Brandon Belt is playing reasonably well, and his contract is relatively team friendly, so it’s definitely a possibility he could be traded.  However, Belt’s power has been largely swallowed up by AT&T Park, so it may be hard to get his true value on the trade market.

The Giants also don’t have any obvious replacement for Belt, with former 1st round draft pick Chris Shaw looking like he won’t be ready until some time in 2018.  Shaw is presently slashing .306/.422/.529 after 25 games at AA Richmond.

If Shaw keeps hitting, I would expect him to be promoted to AAA Sacramento after another 15 games in AA ball if he keeps hitting the way he has so far.  Then, if he hits quickly at AAA, the odds go up dramatically that the Giants trade Belt in late July for prospects.

We shall see.

Drew Stubbs Out, Justin Ruggiano In

May 6, 2017

After a 2-for-22 start, the San Francisco Giants designated Drew Stubbs for assignment and called up Justin Ruggiano, as the Giants’ game of musical chairs continues.  I’m highly doubtful that Justin Ruggiano is going to solve the problem.

Ruggiano sure didn’t hit in 15 games at AAA Sacramento, slashing .259/.298/.352.  Both Carlos Moncrief (.327/.422/.455) and Orlando Calixte (.265/.314/.427) were hitting better than Ruggiano in the River Cats outfield, and I’d have promoted Moncrief, if the choice were up to me, since neither he nor Ruggiano was on the 40-Man until Stubbs got dropped.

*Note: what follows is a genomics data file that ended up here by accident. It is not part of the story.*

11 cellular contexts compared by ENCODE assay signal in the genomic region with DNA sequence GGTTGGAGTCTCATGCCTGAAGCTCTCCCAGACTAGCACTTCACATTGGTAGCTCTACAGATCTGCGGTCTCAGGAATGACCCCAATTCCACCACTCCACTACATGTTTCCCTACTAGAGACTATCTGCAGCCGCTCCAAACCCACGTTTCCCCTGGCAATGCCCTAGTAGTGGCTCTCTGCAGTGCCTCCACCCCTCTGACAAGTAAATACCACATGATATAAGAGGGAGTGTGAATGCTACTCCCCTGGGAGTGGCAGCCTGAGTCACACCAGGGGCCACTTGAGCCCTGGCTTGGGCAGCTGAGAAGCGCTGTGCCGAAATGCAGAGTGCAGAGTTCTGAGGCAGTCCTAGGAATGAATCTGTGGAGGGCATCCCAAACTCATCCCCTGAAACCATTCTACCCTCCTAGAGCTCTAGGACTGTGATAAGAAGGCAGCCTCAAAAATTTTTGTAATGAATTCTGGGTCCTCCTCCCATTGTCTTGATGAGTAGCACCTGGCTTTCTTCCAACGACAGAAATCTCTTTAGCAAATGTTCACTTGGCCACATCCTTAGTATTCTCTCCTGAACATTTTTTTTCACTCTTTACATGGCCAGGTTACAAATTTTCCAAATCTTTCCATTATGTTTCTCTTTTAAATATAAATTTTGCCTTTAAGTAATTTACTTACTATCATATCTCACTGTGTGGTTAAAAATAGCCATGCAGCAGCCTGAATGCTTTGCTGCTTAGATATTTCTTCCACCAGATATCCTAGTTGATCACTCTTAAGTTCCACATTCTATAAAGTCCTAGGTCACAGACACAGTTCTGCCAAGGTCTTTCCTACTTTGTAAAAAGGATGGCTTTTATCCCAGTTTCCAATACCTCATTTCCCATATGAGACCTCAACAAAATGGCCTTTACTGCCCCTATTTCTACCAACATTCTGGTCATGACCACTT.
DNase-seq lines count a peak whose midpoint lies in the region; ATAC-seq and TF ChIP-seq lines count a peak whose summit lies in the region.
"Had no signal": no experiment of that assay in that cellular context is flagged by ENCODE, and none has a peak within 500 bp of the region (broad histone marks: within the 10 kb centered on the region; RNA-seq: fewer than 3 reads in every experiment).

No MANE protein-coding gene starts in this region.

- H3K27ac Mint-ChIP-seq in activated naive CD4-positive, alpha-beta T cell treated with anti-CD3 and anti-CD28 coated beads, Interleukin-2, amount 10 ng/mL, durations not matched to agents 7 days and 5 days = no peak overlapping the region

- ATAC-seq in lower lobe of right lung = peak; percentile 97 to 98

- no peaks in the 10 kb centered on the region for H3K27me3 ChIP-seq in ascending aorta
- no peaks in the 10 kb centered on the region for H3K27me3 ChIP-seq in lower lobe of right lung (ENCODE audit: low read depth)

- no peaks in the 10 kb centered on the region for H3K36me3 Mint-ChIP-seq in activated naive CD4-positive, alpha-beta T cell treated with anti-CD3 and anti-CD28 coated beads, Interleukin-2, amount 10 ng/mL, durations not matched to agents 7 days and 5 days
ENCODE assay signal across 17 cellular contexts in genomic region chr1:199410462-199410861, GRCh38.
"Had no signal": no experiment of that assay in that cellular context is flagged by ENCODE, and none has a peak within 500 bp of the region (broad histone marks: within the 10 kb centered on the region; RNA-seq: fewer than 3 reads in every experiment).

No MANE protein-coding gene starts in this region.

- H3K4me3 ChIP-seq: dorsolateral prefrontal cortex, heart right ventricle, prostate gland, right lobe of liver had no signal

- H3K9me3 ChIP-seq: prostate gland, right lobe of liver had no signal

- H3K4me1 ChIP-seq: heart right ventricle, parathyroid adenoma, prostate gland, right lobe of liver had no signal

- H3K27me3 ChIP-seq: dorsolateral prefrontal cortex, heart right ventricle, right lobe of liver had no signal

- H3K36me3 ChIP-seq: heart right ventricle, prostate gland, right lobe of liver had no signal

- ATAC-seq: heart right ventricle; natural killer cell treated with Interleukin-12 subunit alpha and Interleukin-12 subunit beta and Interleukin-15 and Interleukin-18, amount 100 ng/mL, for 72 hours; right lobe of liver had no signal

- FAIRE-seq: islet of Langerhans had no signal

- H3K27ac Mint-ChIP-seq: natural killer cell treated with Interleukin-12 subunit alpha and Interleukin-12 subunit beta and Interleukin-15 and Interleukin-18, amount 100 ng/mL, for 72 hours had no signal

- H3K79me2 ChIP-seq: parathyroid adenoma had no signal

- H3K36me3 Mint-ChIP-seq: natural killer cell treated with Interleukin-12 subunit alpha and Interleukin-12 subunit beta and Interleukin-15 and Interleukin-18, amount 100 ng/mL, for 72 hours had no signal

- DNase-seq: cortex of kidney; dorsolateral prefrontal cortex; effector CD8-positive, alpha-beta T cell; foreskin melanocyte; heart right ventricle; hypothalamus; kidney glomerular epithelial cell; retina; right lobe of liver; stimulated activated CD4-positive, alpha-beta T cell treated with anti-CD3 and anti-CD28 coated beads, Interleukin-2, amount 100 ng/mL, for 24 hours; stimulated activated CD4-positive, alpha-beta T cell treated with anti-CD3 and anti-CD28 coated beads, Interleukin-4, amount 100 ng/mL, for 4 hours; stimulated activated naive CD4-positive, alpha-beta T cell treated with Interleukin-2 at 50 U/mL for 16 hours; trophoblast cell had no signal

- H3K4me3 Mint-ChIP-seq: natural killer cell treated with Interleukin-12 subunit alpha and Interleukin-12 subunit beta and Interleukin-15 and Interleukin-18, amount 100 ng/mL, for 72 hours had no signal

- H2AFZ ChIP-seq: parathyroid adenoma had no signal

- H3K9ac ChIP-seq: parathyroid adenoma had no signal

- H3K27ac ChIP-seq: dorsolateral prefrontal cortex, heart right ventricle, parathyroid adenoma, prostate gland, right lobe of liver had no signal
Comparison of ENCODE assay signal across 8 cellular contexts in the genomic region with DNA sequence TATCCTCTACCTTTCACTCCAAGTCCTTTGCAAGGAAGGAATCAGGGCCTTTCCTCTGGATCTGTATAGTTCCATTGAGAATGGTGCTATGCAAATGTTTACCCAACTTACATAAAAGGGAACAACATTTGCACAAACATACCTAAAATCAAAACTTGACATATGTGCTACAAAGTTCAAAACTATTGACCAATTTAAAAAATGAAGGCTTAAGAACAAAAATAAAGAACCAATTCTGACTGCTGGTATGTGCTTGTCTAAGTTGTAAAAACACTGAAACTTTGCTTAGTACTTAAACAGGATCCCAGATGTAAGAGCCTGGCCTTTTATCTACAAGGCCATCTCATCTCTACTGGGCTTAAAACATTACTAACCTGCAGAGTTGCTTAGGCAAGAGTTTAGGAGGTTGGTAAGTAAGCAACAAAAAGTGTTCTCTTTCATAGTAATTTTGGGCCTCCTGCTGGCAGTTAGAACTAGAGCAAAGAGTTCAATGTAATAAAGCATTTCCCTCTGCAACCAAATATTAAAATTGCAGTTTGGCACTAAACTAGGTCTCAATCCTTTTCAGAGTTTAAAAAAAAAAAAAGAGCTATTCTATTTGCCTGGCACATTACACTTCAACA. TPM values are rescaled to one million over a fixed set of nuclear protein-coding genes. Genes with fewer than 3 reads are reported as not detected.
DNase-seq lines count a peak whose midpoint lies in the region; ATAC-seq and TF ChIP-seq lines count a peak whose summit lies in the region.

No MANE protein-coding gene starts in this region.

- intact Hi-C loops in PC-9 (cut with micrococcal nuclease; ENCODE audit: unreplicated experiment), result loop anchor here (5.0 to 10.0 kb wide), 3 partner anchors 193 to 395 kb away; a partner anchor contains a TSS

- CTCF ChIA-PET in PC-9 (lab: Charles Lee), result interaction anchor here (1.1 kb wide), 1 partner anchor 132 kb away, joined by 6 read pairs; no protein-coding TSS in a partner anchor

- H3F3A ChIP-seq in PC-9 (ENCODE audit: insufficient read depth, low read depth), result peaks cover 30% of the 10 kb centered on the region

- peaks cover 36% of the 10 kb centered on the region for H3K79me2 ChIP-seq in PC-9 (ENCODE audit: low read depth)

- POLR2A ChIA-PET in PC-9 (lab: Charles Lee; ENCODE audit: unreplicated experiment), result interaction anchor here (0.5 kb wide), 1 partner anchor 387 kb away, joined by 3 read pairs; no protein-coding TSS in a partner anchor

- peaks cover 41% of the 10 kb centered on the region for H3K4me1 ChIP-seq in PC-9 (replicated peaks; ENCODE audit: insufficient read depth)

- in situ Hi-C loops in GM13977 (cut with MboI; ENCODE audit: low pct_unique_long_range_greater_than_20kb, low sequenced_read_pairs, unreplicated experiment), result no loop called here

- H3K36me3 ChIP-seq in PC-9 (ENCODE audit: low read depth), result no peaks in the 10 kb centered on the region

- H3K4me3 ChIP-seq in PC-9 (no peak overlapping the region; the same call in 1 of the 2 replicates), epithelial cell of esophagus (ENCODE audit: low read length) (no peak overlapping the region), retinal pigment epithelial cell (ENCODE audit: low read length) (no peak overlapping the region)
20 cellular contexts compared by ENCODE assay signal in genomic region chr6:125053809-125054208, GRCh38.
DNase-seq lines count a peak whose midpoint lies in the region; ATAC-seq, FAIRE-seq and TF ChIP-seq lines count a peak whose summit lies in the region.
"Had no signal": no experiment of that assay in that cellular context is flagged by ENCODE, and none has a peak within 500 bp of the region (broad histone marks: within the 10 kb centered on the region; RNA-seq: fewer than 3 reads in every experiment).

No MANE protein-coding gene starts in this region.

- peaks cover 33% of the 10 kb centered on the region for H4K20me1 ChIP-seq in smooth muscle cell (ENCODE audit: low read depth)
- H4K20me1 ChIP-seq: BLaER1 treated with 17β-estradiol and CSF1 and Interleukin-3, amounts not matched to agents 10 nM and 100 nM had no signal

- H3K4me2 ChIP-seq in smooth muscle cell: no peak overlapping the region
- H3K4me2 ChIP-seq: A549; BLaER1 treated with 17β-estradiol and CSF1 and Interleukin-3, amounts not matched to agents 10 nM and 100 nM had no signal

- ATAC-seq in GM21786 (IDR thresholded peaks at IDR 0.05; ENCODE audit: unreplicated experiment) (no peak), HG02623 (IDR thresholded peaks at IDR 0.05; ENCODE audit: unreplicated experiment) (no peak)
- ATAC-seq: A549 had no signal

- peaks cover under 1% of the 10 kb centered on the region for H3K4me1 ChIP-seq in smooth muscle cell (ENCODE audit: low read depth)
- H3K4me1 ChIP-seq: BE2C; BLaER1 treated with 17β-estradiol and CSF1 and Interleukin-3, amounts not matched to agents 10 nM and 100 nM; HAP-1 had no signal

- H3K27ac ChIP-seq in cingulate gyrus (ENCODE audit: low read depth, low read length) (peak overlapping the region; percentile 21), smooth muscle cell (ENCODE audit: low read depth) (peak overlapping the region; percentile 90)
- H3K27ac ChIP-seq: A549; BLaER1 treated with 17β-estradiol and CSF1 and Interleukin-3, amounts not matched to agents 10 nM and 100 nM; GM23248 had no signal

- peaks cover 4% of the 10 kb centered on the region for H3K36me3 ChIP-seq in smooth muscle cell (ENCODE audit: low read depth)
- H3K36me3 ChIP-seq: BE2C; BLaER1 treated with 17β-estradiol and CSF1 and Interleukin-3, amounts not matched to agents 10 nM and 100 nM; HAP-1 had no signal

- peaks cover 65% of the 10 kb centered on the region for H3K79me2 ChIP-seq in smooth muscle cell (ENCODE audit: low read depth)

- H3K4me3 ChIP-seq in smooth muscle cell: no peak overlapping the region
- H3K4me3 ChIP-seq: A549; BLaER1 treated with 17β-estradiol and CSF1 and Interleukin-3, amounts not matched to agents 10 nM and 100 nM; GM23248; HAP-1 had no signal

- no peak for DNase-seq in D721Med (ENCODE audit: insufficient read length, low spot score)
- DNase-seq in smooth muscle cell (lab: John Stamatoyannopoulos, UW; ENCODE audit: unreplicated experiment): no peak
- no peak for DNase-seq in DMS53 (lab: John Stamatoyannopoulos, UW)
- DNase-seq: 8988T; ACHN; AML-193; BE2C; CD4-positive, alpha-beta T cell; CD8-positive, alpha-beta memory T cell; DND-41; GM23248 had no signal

However, not one of the current outfielders on the Giants’ 25-man roster currently has an OPS as high as .700, so Ruggiano should fit right in.  Anyway, he’ll get a shot at having one last major league hurrah at age 35.

In other news, the Arizona Diamondbacks promoted former Giant outfielder Gregor Blanco to the majors after what appears to be some minor league rehab.  Blanco got a hit in his first plate appearance of the 2017 MLB season.

I can certainly see why the Giants decided to let Blanco and Angel Pagan walk after the 2016 season, but it sure hasn’t turned out the way the Giants hoped.

What’s Become of Tim Lincecum?

May 4, 2017

Is Tim Lincecum‘s baseball career over?  Probably, but who knows?

I was wondering what Timmy has been up to today, but I can’t find any information since a February 23 post saying that he was planning a show case for scouts.  After that, nothing.  I don’t even know if the showcase happened, but I’d guess not.

Tim turns 33 in June, so he’s certainly at an age where retirement seems likely if his body isn’t healthy and pain free.  He’s made plenty of money playing baseball, which may mean that he has no incentive to play in the minors again, unless he’s really burning to keep playing baseball simply because he enjoys it.